Accelerated integration of SQL Stream Builder-Eventador and Cloudera

SQL Stream Builder can easily access real-time data streams with only SQL (Structured Query Language).


In October 2020, Cloudera strategically acquired a company called Eventador. This acquisition mainly enhances the streaming function of Cloudera DataFlow. Eventador excels at simplifying the process of building streaming applications. Their flagship product, SQL Stream Builder, can easily access real-time data streams with only SQL (Structured Query Language). Cloudera's customers are trying to solve the same challenge to query a large number of real-time data streams with a simple query method such as SQL.

Today, within 5 months of acquiring Eventador, Cloudera is very happy to announce that SQL Stream Builder is now relaunched as Cloudera SQL Stream Builder. This can be completed once it is fully integrated with the Shared Data Experience (SDX) of the Cloudera Data Platform (CDP). After integration, SQL Stream Builder with SDX can take advantage of the equally unified security and management as the rest of the platform.

What is SQL Stream Builder?

Cloudera's SQL Stream Builder now enhances the powerful stream processing capabilities of streaming media platform of Cloudera's Data Stream (CDF). It provides a slick user interface for writing SQL queries aiming at real-time data streams in Apache Kafka or Apache Flink. This enables developers, data analysts, and data scientists to write streaming applications using only SQL. They no longer need to rely on any skilled Java or Scala developers to write special programs to access these data streams.

SQL Stream Builder runs SQL continuously through Flink. It provides syntax checking, error reporting, pattern detection, query creation, sampling results, and creation output with a simple and visualized user interface. It provides an advanced materialized view engine as well, which enables other applications to access real-time aggregated data sets through a simple REST API.

Data attenuation

There is an expiration of data. In current business environment, the data you receive must be processed immediately to understand the business impact and take action. If you can only ingest all the data in real time, but cannot use what the data means to you, then streaming analysis solutions are not favorable. Imagine a scenario: a manufacturer receives a data stream with millions of messages every day from a dozen or more manufacturing plants. If they need to know where a specific surge of a stream comes from, or need to detect a specific anomaly in the stream, they should be able to query the stream in real time. It is inappropriate for them to send all to the storage and then analyze it the next day to find feasible solutions because the data will have no value in the next day. The skills of performing such real-time queries are usually mastered by a few people in an organization, who have unique skills such as Scala or Java, and can write code to gain solutions. This is not a scalable model.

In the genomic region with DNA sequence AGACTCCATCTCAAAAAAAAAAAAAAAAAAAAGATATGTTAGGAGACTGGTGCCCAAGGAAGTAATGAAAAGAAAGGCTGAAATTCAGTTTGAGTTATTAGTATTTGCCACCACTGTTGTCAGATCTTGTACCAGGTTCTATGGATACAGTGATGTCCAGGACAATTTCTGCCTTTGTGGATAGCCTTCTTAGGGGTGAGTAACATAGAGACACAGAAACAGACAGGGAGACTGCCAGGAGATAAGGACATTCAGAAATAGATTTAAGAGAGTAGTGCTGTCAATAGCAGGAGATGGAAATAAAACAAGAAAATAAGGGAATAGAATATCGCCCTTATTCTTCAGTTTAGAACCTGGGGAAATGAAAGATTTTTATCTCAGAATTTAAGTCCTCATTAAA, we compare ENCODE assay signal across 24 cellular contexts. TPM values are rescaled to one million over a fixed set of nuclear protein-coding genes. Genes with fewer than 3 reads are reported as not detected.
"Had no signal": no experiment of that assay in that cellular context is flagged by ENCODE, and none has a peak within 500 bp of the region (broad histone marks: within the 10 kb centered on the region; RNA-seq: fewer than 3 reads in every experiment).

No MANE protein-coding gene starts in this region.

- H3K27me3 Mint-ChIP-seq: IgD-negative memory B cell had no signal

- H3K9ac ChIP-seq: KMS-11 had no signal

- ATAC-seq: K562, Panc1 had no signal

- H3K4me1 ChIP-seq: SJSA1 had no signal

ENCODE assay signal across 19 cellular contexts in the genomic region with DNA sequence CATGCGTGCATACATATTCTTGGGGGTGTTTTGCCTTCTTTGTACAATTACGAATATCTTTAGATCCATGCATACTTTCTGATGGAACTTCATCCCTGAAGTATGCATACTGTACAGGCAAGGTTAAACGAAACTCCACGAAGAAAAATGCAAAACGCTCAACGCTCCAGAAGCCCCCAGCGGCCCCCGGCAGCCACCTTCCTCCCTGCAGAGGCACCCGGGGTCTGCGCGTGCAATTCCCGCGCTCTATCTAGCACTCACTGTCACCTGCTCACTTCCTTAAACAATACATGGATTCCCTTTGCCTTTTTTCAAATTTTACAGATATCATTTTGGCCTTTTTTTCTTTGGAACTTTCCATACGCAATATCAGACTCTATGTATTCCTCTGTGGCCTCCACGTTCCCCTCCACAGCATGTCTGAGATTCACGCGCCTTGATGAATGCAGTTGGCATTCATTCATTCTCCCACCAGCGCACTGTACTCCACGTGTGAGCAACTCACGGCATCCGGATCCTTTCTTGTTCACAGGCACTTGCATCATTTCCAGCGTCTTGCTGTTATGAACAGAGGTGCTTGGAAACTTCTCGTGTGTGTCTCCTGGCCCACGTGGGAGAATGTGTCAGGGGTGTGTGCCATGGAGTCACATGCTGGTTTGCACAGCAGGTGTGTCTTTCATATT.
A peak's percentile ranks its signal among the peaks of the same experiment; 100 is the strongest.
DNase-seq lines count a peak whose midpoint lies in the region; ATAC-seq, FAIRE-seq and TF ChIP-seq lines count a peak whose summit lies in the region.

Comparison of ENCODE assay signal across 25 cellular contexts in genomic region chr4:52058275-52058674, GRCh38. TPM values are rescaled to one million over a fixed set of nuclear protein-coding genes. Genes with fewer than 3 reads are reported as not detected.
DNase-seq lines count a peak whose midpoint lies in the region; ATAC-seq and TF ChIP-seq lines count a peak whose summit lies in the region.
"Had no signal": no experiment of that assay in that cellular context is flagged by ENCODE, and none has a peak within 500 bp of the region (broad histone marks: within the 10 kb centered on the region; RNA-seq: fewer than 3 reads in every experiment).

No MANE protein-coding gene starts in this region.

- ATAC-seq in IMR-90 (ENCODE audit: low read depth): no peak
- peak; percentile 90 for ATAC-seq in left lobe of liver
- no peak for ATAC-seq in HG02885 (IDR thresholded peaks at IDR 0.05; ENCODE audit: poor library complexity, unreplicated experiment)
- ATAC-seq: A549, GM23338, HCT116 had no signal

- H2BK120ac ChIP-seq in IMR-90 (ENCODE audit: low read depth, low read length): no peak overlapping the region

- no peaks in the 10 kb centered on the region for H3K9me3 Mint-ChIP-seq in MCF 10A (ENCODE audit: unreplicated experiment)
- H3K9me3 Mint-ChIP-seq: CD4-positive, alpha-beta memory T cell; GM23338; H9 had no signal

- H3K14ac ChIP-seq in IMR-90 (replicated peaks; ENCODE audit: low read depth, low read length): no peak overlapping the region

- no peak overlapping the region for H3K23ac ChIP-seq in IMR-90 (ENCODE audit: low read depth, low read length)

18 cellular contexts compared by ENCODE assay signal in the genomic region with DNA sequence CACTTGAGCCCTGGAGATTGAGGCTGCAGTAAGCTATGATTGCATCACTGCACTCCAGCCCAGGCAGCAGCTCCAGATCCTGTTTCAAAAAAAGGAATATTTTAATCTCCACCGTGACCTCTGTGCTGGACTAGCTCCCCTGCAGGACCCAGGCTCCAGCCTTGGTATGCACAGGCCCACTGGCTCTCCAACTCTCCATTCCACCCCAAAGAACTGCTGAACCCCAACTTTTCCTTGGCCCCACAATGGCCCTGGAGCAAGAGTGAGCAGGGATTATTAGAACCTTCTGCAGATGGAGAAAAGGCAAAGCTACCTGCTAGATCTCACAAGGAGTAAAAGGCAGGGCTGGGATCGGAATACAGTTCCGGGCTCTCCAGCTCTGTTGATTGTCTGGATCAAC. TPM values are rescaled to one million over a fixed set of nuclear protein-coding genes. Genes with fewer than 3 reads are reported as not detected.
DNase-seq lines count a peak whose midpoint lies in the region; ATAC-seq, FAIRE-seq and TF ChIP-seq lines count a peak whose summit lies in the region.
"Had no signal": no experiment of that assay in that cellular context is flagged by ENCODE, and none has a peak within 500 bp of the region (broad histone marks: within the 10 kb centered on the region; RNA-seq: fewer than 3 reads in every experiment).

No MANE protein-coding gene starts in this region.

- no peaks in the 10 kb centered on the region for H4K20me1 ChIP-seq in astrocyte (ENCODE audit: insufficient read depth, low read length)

SQL is a universal language

In the past three decades, SQL has become an accepted method for querying across multiple database systems. Among the key corporate data tools, SQL is also one of the most popular skills. Since data analysts and data scientists are struggling to easily gain access to real-time data streams, SQL has become an easy choice for this task. However, this is a key challenge. Unlike database tables that usually have a fixed number of rows at any given time point, streaming is unrestricted. This means that they are continuous in nature, and neither have limits nor enter in order. Some messages may also come later or lead to malfunction, which makes it challenging to query the data stream through SQL.

Streaming SQL

The data stream must be processed using tiny time slices called "windows", such as 5 seconds. Each message on the stream also has a timestamp which can be used to detect the order in which the message should be processed. Therefore, using SQL as the basic tool, and some other keywords are added to process the data flow in the context of the time window. Streaming SQL or Continuous SQL was born for this. Their UIs and functions are similar to regular SQL, but they have many other constructs that can be used to group streams within a specific time frame. They also support a series of aggregation functions to perform various augmentation tasks on the stream, such as querying averages, sums, counts, etc. These functions can immediately allow data analysts and data scientists to use SQL to query data streams! This is what we call the democratization of real-time data within the organization.

Figure: SQL Stream Builder brings the simplicity of SQL and the value of using real-time streaming to obtain data


Why users are excited about SQL Stream Builder?

Release all user roles' access rights to real-time data -- Data analysts and data scientists can use SQL Stream Builder to run temporary queries by themselves.

Simplify the process of building streaming applications -- SQL Stream Builder provides an interactive user interface that supports streaming SQL. This allows users to run continuous queries on the data stream within a specific time window. You can also add multiple data streams and perform aggregation.

Expose aggregated data stream to other applications -- SQL Stream Builder allows the creation of materialized views, which can be easily exposed to other applications through the REST API. This again releases the value locked in the real-time data stream to more applications throughout the enterprise.

Speed up queries with minimal impact on the core system -- The real function of SQL Stream Builder lies in its underlying engine, which can make these queries execute very fast without burdening the core system that saves such data streams. For example, Kafka broker saves the data stream in its topic.